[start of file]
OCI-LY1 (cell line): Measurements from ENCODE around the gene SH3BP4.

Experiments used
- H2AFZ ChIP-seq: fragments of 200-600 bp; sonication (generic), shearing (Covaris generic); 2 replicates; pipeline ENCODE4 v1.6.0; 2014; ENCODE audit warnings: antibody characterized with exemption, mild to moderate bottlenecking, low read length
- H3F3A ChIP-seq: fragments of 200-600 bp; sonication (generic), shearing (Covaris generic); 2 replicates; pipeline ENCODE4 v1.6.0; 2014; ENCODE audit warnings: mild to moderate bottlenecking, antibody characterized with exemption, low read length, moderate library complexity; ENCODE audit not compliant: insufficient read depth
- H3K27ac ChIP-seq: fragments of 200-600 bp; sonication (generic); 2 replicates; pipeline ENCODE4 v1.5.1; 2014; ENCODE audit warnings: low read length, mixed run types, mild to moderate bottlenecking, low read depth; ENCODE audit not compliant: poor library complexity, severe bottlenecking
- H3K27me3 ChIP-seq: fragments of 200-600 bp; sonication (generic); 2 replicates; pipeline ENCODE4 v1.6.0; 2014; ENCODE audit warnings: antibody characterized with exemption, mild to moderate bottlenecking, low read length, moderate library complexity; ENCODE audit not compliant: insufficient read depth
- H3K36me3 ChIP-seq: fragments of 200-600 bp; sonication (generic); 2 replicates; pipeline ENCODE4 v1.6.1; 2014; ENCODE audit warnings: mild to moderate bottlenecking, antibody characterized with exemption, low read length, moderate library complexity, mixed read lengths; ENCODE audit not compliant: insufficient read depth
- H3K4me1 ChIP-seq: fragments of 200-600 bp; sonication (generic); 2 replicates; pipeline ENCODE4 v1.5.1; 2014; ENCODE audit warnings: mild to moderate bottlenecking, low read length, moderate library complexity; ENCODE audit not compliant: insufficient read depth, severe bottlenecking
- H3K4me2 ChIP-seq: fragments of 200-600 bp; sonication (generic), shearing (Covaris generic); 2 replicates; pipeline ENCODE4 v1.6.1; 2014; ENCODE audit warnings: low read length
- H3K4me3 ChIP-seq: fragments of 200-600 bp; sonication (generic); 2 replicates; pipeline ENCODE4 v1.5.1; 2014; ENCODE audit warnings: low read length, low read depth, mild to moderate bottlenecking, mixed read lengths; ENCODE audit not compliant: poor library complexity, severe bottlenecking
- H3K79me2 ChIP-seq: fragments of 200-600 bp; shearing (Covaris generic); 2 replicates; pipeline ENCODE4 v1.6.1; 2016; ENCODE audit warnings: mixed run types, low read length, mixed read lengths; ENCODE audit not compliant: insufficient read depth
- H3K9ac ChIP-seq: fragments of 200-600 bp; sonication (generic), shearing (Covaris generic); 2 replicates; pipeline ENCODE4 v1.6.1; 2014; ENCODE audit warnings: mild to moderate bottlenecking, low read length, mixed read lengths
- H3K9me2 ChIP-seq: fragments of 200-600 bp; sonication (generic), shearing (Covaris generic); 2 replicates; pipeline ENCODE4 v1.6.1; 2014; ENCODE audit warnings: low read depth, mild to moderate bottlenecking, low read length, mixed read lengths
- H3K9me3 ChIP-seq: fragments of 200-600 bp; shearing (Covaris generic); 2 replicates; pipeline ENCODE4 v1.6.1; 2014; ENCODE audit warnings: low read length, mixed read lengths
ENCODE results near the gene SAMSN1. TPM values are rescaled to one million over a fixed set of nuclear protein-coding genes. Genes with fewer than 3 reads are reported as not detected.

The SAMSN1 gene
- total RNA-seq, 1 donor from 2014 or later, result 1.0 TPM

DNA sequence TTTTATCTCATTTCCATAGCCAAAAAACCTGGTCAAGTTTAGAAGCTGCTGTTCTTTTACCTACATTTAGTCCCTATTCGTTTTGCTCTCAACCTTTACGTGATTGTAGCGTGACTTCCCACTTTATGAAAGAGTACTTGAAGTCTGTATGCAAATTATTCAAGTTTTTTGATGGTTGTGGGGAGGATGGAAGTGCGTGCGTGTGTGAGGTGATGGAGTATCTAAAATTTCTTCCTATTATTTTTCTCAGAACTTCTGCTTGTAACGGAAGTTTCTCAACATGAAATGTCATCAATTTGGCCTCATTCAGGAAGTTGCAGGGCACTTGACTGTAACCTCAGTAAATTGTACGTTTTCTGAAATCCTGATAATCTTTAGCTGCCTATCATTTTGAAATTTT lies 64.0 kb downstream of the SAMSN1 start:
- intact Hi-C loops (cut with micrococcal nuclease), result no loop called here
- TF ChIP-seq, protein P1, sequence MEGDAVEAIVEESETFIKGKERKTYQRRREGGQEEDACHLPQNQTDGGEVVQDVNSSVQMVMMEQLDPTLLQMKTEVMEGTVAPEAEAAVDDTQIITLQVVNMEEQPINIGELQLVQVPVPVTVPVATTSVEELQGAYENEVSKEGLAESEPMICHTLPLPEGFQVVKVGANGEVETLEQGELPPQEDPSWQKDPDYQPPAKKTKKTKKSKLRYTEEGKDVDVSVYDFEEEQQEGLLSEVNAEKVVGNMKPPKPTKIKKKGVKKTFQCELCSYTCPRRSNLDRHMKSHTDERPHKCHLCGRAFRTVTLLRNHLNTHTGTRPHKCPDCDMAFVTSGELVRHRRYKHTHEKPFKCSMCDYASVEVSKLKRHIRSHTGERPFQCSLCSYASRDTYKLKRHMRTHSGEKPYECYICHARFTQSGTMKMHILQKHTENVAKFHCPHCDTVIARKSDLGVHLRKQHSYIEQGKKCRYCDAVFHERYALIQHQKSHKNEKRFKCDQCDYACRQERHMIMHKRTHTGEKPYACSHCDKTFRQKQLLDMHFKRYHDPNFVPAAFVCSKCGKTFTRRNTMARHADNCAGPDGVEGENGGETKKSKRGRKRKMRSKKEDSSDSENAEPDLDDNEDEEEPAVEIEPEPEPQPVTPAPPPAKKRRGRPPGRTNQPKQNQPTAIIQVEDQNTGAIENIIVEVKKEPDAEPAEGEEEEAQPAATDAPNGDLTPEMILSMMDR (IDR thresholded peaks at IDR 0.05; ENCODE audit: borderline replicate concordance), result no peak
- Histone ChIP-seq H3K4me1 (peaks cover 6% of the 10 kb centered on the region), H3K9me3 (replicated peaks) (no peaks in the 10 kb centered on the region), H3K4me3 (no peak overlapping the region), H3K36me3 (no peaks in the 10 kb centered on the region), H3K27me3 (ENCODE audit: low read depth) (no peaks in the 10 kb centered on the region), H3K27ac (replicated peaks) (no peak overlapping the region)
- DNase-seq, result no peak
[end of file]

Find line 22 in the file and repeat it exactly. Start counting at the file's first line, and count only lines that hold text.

- DNase-seq, result no peak